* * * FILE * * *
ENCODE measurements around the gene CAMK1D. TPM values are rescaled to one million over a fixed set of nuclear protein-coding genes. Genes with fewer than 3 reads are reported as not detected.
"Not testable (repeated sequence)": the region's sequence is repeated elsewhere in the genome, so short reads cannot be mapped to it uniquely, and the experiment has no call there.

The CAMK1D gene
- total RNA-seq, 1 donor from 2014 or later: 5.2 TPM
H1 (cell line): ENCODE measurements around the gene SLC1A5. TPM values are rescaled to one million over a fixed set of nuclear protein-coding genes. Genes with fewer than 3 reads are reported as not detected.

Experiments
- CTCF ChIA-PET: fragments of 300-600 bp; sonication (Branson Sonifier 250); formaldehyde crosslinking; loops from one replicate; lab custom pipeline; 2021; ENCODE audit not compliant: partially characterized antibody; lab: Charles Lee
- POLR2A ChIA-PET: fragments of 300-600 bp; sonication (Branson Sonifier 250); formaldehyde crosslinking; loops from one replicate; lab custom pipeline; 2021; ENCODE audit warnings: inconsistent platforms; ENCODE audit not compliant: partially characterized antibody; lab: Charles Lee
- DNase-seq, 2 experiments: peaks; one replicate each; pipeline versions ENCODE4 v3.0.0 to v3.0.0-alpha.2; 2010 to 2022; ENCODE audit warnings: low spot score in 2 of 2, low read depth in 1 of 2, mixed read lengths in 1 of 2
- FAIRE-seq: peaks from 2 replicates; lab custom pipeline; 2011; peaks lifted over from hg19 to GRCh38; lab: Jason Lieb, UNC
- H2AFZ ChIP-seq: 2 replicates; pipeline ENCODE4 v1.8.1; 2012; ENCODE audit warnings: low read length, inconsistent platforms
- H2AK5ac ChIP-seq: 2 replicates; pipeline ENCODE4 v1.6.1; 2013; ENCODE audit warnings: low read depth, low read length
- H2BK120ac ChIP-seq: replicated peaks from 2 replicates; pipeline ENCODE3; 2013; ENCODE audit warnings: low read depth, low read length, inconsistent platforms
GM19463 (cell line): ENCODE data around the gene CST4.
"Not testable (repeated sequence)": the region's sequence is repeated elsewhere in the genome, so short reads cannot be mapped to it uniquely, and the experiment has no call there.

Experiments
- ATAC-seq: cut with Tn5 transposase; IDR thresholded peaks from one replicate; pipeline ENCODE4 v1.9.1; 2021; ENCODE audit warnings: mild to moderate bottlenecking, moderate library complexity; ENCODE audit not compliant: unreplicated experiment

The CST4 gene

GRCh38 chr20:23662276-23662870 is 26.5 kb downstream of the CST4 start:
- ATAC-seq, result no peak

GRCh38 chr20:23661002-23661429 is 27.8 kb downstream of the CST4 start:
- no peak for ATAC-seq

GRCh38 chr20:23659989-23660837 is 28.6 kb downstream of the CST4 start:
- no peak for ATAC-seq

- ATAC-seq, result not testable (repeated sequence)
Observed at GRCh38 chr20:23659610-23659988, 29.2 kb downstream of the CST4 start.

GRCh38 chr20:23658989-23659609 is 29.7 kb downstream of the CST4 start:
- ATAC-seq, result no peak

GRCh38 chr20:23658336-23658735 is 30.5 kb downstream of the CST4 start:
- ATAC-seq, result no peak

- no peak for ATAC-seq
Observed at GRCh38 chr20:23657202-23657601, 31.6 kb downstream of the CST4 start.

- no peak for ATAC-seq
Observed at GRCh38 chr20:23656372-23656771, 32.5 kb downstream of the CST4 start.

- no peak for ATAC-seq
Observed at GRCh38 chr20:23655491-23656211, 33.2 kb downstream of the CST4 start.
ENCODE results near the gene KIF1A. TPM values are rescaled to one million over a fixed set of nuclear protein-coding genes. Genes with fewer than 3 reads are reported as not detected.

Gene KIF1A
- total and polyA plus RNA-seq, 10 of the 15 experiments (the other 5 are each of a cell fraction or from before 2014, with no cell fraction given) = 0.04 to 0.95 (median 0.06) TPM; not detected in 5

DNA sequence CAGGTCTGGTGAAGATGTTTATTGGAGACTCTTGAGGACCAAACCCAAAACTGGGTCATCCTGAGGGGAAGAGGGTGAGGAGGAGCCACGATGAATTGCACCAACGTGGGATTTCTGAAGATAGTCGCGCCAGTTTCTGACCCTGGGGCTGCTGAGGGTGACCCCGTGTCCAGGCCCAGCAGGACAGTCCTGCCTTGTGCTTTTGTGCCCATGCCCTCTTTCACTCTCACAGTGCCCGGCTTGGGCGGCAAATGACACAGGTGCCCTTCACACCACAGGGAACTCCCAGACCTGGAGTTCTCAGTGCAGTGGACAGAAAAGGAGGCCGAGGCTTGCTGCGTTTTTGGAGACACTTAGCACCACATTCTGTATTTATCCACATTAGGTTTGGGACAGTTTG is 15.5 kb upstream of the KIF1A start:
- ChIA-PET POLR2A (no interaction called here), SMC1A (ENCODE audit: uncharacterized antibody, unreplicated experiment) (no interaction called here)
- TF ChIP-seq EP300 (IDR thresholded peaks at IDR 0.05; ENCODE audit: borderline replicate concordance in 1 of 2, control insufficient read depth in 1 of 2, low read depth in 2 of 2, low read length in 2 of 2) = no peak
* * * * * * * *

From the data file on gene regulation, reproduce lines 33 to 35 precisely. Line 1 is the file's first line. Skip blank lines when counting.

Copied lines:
- no peak for ATAC-seq
Observed at GRCh38 chr20:23656372-23656771, 32.5 kb downstream of the CST4 start.

- no peak for ATAC-seq